IT could -- perhaps should -- have been a disaster. A brand-new, possibly Barrowland-busting venue run by a London-based company opens in Glasgow. To deflect attention from their English lager sponsor, they hire the none-more-Scotch Deacon Blue for the opening night to highlight their tartan credentials.
It's certainly a canny strategy, but it's unclear whether the band announcing an intention to play their debut album Raintown in its entirety was part of the original plan. Brian Wilson performing Pet Sounds, I can accept. Arthur Lee playing all of Forever Changes -- which he'll do at this very venue on Tuesday night -- that's fine, too. But Raintown? That's a bit of a stretch.
But rumours of slow ticket sales prove to be just that -- it's hard to imagine how you could fit any more people in this 2500-capacity hall. And while things sound horribly 1980s to start with, by the time they hit the strident Loaded -- preceded by a passionate anti-war rant by well-preserved singer Ricky Ross -- the energy levels have rocketed to fever pitch. Even the security staff -- usually humourless automatons -- are discreetly bobbing their heads to the thumping Dignity.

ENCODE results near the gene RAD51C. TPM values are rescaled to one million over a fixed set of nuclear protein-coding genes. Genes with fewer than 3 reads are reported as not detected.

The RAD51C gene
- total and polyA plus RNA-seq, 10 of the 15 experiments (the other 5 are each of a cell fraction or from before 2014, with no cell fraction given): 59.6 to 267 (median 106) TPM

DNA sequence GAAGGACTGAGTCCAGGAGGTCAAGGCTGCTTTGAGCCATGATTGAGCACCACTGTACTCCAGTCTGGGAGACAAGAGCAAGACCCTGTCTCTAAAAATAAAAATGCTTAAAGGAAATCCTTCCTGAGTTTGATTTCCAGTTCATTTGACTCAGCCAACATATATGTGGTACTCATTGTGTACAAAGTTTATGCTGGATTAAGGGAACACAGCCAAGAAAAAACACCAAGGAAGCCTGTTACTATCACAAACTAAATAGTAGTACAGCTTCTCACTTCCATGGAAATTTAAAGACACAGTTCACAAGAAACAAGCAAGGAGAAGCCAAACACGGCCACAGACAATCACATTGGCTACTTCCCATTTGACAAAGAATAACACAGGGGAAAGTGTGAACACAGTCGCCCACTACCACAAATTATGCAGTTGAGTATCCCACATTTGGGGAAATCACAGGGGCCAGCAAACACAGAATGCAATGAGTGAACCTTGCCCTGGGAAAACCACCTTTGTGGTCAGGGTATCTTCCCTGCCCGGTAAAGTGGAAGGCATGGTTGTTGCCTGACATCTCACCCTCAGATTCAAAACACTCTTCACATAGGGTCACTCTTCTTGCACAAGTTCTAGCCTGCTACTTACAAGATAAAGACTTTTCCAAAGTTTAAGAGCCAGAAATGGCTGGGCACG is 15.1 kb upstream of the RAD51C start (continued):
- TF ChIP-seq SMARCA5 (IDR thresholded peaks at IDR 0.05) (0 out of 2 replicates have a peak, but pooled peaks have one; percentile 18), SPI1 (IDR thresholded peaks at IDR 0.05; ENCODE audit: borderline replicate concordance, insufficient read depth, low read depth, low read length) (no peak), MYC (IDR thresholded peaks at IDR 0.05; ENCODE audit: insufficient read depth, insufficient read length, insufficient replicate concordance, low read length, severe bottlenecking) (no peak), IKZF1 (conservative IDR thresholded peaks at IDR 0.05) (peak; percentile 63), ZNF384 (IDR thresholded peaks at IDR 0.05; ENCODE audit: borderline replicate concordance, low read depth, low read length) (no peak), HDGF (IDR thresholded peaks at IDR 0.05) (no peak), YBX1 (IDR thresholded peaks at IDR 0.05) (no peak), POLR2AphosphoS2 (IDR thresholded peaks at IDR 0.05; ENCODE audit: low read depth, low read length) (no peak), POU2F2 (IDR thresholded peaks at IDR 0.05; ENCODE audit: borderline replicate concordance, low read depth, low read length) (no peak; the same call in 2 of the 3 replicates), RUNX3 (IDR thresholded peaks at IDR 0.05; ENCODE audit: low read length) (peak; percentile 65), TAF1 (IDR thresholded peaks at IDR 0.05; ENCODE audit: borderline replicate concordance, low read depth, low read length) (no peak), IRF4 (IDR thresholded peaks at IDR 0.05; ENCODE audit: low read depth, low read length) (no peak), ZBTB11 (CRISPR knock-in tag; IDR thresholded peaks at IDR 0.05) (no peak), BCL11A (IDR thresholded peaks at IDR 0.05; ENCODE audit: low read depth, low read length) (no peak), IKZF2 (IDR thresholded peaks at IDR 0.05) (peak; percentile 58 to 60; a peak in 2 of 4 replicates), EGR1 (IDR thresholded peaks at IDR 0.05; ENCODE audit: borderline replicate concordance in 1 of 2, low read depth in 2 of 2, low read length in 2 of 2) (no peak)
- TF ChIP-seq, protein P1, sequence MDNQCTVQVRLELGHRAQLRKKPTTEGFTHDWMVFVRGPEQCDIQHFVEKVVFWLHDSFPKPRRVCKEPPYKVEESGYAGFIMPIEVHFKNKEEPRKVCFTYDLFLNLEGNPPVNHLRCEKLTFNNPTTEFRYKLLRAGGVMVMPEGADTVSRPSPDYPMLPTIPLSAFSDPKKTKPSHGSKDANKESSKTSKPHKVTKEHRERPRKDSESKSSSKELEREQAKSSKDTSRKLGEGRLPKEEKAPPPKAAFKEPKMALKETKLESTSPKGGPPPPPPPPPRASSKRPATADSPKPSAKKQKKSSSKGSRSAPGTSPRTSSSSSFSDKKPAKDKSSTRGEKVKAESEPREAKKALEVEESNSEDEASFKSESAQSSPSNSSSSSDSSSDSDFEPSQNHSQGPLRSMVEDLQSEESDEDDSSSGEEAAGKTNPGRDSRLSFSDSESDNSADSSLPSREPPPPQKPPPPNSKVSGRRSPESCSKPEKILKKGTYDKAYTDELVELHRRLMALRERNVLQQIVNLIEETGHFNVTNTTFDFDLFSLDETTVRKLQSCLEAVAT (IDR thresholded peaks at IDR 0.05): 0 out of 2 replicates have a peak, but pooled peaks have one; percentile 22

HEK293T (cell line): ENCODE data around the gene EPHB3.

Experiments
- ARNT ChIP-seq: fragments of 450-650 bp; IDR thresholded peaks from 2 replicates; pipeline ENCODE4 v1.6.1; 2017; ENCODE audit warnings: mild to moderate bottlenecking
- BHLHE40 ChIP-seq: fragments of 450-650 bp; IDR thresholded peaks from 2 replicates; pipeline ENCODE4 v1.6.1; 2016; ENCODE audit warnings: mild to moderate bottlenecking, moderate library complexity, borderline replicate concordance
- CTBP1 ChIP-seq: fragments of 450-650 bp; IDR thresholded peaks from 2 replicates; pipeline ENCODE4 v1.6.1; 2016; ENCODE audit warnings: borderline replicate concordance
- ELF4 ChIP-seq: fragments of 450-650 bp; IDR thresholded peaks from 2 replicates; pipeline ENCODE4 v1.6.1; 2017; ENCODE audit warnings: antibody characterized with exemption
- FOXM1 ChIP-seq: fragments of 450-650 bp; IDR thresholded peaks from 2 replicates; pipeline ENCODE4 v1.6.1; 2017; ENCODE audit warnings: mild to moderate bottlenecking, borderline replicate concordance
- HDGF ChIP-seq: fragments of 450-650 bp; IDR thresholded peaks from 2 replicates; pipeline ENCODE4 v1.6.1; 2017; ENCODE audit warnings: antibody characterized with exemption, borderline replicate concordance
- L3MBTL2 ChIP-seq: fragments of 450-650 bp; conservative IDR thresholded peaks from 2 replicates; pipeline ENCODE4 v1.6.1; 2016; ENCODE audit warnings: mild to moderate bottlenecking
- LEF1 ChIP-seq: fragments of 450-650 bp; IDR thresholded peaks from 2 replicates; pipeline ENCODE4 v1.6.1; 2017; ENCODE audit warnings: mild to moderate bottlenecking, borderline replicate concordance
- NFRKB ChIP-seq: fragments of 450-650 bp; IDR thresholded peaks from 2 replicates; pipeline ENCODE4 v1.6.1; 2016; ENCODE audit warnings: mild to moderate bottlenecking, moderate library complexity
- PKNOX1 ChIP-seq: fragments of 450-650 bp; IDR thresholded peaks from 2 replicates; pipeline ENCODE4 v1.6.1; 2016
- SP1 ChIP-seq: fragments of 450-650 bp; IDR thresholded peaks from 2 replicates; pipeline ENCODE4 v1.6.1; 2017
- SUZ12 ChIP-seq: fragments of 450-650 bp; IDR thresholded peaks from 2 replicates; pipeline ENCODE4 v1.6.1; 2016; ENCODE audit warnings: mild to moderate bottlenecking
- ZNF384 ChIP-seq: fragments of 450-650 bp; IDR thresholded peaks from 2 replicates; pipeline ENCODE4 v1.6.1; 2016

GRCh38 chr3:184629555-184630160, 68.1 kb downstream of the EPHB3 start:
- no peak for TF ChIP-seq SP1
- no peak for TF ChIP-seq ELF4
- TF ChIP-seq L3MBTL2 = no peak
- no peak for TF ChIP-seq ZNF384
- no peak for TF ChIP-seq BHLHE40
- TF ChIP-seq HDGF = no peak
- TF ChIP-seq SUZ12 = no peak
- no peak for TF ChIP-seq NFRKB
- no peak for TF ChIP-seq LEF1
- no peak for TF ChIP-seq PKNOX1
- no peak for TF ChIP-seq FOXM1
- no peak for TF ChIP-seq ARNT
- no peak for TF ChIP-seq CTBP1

Once all of Raintown is out the way, Deacon Blue are free to chop and change for the encore; Real Gone Kid, a cover of Van Morrison's Angelou and (inevitably) Fergus Sings The Blues, which Ross curiously introduces as 'the new national anthem'.
This evening, with the entire room singing along, it actually sounds more appropriate than Flower Of Scotland.
Whatever the reasons for getting Deacon Blue to christen this beaut-ifully restored and pretty darn impressive venue, they play with a fire and passion that transcends any political manouvering.
But the long-term impact of the Academy on the vibrant Glasgow music scene -- be it beneficial or damaging -- remains to be seen.